In Edinburgh from the top of Arthur’s Seat, on the longest day of the year, the sun doesn’t quite set. It just about dips under the horizon in the west, zips around to the east, and pops up again 2 hours later. One Midsummer’s night in the early 90s, a few of us clambered up the basalt outcrop in the middle of the city, and did Tai Chi at the summit. It was spectacular, and I don’t think I have ever felt energy like it.
The middle of Germany is not quite the land of the midnight sun, but in Europe, everywhere north of Paris has at least a couple of days at the height of summer with no actual “night”. We had plenty of twilight, it even gets properly dark, but the sun doesn’t get far enough below the horizon to be officially called astronomical night.
To subscribe, just add your email for free, or upgrade for 5 euros a month to show your support!
The last day of “no night” in this particular Saxon forest was July 15th. Today, less than two months later, we have nearly 7 hours of the stuff. When winter comes, it comes quickly.
First, though, is harvest time.
Harvest time means drying and pickling everything which can be dried and pickled, making tomato sauces, jams and chutneys, and filling every glass I can fill to see the winter out. And the spring. There’s not a lot to eat in spring either!
So today, I’m going to my pickle on. Last night, I chopped and soaked cucumbers in a weak brine: we do this to get the water out, and the space where the water was can be filled with the tangy preservative goodness of vinegar.
Actually, live update. I’m going to go and pop them in jars now. This newsletter would benefit greatly from a photo of some cucumbers suspended in flavoured vinegar.
And then, tomatoes. Alongside potatoes and beans, one of the points of the tricorn pirate hat of winter eating satisfaction. I’ve already picked and potted 28 kilos of tomatoes. It looks like there will be even more from the second harvest, and when that is all done, hopefully another 20 kg of green tomatoes, from which I shall be making the famous Barracks Green Slime. Sadly, there is little else to put in them. The chillies in the polytunnel are quite many in number, but they steadfastly refuse to turn red. I did try one last week though, and they definitely have some whooop to them, but all the courgettes failed (got eaten) and the aubergines are really taking their time. I have some onions. And a round bajillion carrots.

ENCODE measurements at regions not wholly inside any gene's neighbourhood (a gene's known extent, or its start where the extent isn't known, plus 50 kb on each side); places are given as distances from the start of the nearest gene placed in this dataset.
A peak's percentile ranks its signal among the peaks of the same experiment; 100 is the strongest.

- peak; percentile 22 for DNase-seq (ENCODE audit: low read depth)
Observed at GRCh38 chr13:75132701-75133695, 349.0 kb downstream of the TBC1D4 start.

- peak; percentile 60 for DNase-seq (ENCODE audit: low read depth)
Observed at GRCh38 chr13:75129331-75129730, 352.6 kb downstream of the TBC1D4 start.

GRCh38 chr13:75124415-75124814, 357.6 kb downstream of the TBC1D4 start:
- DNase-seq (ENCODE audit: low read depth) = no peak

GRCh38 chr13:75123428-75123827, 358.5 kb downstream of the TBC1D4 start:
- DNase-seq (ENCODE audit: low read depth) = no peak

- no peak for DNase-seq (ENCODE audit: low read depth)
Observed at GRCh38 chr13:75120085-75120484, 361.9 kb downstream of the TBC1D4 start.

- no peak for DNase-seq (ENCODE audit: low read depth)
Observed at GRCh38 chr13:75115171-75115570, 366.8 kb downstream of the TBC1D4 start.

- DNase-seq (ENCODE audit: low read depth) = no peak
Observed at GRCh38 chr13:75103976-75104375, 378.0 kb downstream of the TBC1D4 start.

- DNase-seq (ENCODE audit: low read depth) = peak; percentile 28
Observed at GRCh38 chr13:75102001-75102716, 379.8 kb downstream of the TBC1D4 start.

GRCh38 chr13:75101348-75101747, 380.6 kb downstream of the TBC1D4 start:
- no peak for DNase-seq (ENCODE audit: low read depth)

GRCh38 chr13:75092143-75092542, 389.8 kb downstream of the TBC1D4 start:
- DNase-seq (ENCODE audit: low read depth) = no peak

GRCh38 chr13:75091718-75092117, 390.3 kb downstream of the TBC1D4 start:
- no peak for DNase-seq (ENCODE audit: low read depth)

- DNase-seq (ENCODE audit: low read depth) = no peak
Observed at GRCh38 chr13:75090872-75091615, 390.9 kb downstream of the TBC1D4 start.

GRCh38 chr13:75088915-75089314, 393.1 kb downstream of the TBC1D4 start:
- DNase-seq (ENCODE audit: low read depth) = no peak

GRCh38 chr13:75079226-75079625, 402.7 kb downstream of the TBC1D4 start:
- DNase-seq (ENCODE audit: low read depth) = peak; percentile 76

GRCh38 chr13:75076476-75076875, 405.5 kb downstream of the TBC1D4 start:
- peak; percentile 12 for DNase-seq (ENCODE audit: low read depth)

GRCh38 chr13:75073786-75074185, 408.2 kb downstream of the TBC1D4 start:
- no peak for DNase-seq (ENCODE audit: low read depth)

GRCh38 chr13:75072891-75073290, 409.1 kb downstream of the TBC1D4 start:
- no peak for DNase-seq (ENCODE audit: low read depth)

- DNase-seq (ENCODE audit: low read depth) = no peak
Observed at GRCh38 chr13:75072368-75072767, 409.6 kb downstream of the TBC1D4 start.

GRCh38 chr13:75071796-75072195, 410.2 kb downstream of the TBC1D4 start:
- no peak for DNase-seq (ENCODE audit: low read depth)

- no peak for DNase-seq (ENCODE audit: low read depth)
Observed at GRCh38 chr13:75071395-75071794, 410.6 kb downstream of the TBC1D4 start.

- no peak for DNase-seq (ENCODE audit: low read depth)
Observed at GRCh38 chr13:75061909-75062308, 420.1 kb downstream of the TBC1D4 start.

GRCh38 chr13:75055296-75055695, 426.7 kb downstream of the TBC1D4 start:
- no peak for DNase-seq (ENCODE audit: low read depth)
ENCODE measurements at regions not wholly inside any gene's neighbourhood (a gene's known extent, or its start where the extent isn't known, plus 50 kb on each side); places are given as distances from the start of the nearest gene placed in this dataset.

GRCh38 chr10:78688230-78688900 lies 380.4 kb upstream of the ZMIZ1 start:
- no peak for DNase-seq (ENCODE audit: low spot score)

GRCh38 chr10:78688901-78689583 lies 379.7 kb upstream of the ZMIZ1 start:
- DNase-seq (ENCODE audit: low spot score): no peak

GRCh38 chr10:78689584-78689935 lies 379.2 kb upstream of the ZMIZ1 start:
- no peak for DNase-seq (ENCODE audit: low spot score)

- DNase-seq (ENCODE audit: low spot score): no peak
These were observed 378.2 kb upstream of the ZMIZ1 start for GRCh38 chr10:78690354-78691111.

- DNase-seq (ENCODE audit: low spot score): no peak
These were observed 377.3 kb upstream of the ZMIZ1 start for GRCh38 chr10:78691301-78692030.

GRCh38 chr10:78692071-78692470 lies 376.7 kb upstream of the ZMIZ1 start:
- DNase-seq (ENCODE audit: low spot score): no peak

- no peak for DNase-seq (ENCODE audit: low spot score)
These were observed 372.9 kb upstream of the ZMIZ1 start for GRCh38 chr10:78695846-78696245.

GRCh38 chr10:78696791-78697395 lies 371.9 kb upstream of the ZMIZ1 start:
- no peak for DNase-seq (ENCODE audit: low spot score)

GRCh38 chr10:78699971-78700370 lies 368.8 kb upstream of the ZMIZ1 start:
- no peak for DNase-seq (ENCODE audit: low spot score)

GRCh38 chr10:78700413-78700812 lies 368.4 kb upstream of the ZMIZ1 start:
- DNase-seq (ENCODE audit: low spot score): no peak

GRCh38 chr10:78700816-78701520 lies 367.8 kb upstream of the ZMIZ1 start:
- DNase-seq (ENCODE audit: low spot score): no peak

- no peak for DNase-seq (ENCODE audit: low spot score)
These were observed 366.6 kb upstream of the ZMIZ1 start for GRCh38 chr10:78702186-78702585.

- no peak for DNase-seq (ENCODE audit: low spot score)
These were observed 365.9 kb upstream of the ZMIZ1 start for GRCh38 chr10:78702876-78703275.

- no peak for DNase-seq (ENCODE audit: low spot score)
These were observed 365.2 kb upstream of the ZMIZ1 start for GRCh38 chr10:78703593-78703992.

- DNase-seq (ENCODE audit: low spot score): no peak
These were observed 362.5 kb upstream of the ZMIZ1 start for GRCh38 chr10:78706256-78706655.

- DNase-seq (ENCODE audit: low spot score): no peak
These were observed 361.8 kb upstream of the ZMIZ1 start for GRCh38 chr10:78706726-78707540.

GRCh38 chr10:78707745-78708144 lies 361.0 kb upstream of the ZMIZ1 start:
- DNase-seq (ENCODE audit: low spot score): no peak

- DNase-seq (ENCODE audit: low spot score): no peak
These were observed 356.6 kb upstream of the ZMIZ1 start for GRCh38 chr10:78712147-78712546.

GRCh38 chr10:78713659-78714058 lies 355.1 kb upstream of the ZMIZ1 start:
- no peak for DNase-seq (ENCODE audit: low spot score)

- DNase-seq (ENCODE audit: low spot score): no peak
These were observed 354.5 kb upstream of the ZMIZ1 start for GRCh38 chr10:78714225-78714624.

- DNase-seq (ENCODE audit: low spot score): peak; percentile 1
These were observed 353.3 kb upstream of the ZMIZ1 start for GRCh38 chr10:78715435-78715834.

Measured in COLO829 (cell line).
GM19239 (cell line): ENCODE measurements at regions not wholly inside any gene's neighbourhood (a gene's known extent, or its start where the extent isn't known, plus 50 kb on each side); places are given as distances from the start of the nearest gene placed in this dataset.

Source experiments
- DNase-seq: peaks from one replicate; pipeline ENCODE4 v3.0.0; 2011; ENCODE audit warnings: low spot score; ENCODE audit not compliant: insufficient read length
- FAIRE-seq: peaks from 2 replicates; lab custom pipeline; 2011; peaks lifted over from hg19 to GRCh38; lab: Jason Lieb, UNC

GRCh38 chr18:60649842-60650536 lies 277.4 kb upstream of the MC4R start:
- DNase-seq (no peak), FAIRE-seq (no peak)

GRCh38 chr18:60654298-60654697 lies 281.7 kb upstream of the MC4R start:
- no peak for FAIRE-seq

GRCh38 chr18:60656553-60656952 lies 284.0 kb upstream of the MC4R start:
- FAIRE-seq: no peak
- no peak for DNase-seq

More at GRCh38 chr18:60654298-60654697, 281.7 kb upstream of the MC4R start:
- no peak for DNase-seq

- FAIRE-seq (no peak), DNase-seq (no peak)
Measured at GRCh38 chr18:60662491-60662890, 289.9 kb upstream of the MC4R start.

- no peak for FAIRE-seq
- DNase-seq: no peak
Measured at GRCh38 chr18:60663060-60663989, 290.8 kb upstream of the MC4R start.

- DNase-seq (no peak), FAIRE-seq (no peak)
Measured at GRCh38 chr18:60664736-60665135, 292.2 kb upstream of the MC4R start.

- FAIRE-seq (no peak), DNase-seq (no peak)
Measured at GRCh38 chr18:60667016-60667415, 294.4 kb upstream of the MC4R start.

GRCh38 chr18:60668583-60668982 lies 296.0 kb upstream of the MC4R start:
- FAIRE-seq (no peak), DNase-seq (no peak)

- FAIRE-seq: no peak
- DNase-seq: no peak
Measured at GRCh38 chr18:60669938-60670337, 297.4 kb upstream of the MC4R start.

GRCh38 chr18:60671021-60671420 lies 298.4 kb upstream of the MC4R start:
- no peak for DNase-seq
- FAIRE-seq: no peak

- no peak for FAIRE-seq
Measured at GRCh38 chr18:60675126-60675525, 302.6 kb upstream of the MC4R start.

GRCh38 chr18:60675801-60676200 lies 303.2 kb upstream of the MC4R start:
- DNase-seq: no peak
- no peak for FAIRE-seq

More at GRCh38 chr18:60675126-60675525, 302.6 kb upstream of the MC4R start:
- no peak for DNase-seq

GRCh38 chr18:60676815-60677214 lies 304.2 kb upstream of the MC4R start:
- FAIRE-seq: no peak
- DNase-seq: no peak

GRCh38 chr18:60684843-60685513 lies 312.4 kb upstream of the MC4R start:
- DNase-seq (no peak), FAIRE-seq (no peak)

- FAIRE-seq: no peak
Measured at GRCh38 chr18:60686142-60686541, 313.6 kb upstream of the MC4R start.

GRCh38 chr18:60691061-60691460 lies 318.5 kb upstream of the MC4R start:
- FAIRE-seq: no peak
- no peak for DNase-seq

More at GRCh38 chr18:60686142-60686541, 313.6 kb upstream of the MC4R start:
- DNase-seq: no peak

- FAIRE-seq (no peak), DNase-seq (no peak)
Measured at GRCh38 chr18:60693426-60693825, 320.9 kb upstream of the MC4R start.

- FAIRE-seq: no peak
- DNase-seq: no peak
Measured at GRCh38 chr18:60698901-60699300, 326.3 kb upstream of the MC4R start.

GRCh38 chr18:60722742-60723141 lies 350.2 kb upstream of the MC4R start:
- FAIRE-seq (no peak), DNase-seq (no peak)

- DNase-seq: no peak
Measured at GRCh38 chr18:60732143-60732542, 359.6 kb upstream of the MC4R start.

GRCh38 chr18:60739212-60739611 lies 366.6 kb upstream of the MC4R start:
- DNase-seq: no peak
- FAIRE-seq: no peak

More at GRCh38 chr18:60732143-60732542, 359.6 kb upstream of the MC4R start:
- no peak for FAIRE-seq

Oh, and I mustn’t forget. I got a super big box from the nice lady in the post van this week. Some most excellent friends of mine are moving away from Germany, and they sent me their entire DVD collection. In Birthday Month, this is a highly approved of action. If you would like to send me all your old books or DVDs, to donate to the barracks library or cinema collection, please do. If you want to send me someone else’s books, that’s fine as well. Get in touch for details of how to get them here.
Other than that, a huge thank you to my paid subscribers, and to everyone who has donated to the piggie fund. I haven’t really been pushing it, because it feels weird to do so what with all that financial crisis stuff going on, but if you are able to help out with the price of the piggies (which is pretty damn astronomical, and just about the only cost of the barracks these days), then please do. The link is here and it really is the best way to help ensure the success of the barracks, the forward march with the project, to give the piggies some love, or heck, even to give the pirate some love. Every tenner is a a warm hug in the solitude. Thank you, from the bottom of my boots.
And so, the job list for the week:
Dry spinach in heroic quantities. It could work, right? It might be nice?
Bottle a good 20 or so pots of tomato sauces and maybe some ketchup
Write the Manifesto of the Happy Doomer.
On that last one, you may have noticed a surge of press interest in the goings on of the weird Englishman and his pigs. The next step is the Manifesto. I’ve spoken to some of you about it before, and had a crack at writing it at least a dozen times over the last four years, and now it is time. Time to get down to some proper thinking. I see lots of long walks in the forest in front of me.
I’m excited and seriously intimidated. It has to be good, and it has to be the complete focus of my week. Please remind me to eat from time to time.
Thanks to the Hoyles for their newsletter last week. They are all back home safe and sound, and back into the regular programme of school and rambunctiousness.
Much piratey love, and until next time.
Your Ben (Pirate)
You can harvest most chili peppers when they are green or just turning. String them up and hang to dry. They turn color as they dry
I know the feeling - September is also my birthday month!
I love this time of year...except my eyes go crazy at the market and I usually end up buying too much...and that lands me in the same general area as you - pickling and tomato sauces... Let me know if you need or want any chili peppers - our plants went crazy this year and the peppers are generally much spicier. Jalapeno peppers and little (very spicy) pepperoncini are the bumper crop leaders...
Thanks for putting our your weekly newsletter - always a highlight on Monday morning...or whenever I have a chance to read it!
Don't forget to eat!